Instead of an e-mail now cyber criminals are sending SMSs to unwary victims and duping them of lakhs of money in India. Since there is no scrutiny and regulations for such fraudulent and telemarketing calls and SMSs, many are getting fooled by the same.

However, Indian government in general and department of telecommunication (DoT) India and TRAI in particular are well committed to allow these nefarious activities to the detriment of common man. Mobile users must be wary of such frauds and must develop their own methods to prevent loss to themselves. The best option seems to be aware of such frauds and never reply back to them.

Thursday, February 3, 2011

Encryption Is A Feared Technology In India

National security should be strengthened by technology and not threatened by it. In fact, technology seldom threatens national security but only strengthens it. Still governments all over the world are trying to make technology a villain and are using the fa├žade of national security to suppress it.

Recently, Google, Skype and Blackberry were in news for their encryption technologies. Google was asked to surrender the encryption keys of its Gmail that it, rightly and boldly, refused. Skype has not yet been officially contacted regarding its encrypted VOIP services. Research in motion’s (RIM) Blackberry, on the other hand, is in continuous controversies.

Although Blackberry has agreed to provide real time and in plain text access to its messenger services through a cloud computing environment in India yet it has expressed its inability to provide encryption keys residing at user’s servers for its enterprise services. Another deadline passed as Blackberry did not provide the encryption keys to India.

India’s intention to curb cyber security capabilities of Indian citizens became apparent when the sole cyber law of India, i.e. information technology act, 2000 (IT Act, 2000) was amended by the information technology act, 2008 (IT Act, 2008).

The government was quick enough to confer upon itself and its agencies wide and unregulated e-surveillance and Internet censorship powers, but it deliberately avoided incorporating necessary safeguards to prevent abuse of these powers. Till now we do not have such safeguards.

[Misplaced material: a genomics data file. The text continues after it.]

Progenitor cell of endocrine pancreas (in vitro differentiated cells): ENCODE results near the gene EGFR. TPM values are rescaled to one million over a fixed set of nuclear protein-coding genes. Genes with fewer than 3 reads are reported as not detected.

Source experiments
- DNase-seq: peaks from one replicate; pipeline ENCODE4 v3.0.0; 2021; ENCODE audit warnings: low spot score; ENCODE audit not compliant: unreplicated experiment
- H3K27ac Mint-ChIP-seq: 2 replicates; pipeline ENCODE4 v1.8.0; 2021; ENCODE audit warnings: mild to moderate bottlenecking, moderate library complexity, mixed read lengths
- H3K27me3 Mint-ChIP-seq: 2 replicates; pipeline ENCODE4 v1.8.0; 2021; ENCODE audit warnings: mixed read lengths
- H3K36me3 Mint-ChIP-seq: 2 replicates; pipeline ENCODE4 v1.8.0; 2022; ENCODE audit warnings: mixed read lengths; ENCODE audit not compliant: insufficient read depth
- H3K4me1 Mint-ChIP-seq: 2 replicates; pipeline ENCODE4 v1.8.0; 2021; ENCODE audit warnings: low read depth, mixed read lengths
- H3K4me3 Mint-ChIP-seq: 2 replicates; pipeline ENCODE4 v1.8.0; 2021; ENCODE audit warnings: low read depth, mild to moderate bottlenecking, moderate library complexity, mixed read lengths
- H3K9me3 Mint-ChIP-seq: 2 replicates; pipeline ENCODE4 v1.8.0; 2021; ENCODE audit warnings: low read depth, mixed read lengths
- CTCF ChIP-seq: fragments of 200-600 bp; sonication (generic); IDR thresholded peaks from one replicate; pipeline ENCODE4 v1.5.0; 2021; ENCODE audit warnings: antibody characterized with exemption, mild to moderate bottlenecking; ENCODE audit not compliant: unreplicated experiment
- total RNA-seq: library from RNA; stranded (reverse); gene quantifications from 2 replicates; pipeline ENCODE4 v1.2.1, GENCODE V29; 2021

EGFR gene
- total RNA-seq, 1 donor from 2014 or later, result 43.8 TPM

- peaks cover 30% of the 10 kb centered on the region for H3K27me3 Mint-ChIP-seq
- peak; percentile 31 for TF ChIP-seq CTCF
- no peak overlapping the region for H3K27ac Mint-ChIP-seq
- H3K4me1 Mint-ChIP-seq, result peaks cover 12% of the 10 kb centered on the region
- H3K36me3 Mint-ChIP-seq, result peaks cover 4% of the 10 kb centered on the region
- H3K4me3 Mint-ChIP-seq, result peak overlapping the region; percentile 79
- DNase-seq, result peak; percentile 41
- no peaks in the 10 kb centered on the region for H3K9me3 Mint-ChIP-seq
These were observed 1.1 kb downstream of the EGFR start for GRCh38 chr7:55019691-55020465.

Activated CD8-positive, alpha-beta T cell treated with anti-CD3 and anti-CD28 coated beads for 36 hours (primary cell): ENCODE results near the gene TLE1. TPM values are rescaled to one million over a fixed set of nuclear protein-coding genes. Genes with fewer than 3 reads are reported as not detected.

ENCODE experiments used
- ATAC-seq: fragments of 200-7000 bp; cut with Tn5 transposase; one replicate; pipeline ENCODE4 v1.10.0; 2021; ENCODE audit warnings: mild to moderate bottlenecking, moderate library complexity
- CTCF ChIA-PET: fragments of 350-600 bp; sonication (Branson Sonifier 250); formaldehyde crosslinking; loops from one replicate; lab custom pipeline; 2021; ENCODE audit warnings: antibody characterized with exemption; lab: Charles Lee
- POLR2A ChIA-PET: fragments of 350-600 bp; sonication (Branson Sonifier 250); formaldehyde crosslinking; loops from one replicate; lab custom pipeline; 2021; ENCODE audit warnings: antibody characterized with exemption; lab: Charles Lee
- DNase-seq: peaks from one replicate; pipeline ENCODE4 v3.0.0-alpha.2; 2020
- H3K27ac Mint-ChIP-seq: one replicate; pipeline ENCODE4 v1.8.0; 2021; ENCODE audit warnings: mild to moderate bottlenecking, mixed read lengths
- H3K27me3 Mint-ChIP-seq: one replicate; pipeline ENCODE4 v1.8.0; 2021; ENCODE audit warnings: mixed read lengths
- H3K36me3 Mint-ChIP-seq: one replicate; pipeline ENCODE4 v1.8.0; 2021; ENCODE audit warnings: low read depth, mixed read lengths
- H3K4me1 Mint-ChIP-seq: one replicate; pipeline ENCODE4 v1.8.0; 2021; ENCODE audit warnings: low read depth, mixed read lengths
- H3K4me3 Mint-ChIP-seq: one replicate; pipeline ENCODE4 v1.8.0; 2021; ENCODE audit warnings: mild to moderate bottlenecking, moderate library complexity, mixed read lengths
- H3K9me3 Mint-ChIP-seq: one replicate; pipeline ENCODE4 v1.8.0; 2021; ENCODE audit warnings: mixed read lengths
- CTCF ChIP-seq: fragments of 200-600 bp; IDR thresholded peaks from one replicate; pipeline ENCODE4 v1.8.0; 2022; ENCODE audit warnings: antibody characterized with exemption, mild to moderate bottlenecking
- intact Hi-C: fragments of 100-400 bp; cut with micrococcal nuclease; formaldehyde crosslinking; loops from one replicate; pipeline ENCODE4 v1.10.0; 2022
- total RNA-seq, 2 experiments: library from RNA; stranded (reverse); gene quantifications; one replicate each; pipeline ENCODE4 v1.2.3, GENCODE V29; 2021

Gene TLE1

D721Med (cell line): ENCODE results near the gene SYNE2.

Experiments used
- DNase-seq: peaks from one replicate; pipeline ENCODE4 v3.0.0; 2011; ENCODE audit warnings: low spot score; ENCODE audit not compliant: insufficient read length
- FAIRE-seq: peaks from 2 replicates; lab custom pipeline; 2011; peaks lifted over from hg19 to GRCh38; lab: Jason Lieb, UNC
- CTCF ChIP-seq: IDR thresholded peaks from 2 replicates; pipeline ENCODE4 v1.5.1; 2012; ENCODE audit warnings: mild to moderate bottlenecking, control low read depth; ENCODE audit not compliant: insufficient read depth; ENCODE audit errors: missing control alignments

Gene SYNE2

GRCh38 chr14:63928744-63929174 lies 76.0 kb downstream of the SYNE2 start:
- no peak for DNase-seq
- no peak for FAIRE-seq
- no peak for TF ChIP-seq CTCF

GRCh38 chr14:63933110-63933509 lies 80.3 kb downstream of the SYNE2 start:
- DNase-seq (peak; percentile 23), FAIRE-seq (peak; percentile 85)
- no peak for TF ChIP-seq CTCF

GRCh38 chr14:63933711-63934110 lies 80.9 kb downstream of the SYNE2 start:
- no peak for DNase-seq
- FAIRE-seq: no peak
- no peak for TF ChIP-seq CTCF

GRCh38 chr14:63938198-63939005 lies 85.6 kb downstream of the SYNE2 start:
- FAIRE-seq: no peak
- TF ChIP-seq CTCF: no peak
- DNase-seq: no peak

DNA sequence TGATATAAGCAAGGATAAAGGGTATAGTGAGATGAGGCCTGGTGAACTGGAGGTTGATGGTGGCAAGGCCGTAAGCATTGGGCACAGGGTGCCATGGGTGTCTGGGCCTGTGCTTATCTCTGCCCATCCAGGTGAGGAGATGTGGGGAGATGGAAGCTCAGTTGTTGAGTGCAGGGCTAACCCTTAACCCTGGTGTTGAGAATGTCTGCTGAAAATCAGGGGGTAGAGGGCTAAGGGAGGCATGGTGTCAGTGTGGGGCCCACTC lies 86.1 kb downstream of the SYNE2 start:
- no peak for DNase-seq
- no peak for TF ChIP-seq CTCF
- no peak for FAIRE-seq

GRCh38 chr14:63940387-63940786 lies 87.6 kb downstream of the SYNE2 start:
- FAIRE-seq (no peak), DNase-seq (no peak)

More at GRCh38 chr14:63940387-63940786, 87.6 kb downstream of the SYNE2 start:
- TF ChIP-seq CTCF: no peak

Even procedural safeguards and applicability regarding encryption norms in India have not been incorporated by the government till now. There are no rules regarding encryption standards under the amended IT Act, 2000.

India should not fear encryption and should not sacrifice the cyber security of its crucial organisations and systems. Criminal elements and terrorists have better methods than using mere Blackberry, Skype or Gmail. Leave these companies/services alone and develop actual cyber security capabilities so that cyber criminals and terrorists can be arrested before they engage in their nefarious activities.

Wednesday, February 2, 2011

Use Of ICT For Legal And Judicial Reforms In India

Information and communication technology (ICT) has been improving the lives of millions all over the world. ICT can be used for multi purposes through the mode of e-governance. E-governance can reduce the hassles that ordinary man has to undergo in India.

Anybody familiar with the Indian legal and judicial system would tell you that it horrifying in nature. A common man dares not to engage in court proceedings and prefers to settle his disputes outside the courts.

Even growing rates of retaliatory crimes show an increasing distrust towards our legal and judicial system. There is an urgent need to bring suitable legal and judicial reforms in India and nothing can bring speedier and effective reforms than use of ICT for legal and judicial purposes.

The only problem seems to be that we lack good techno legal institutions that can implement techno legal ICT legal and judicial reforms in India. Except a single techno legal training and consultancy institution managed by perry4law techno legal base (PTLB), we have no institution that can implement use of technology for legal and judicial purposes.

Till the month of February, 2011 we have still to establish the first e-court of India. We have still to streamline and adopt use of online dispute resolution (ODR) in India. Without an active use of ICT, Indian legal and judicial system cannot improve.

The call is for the law minister Mr. Veerappa Moily to take and it is high time for him to deliver results as till now only promises have been made in this regard.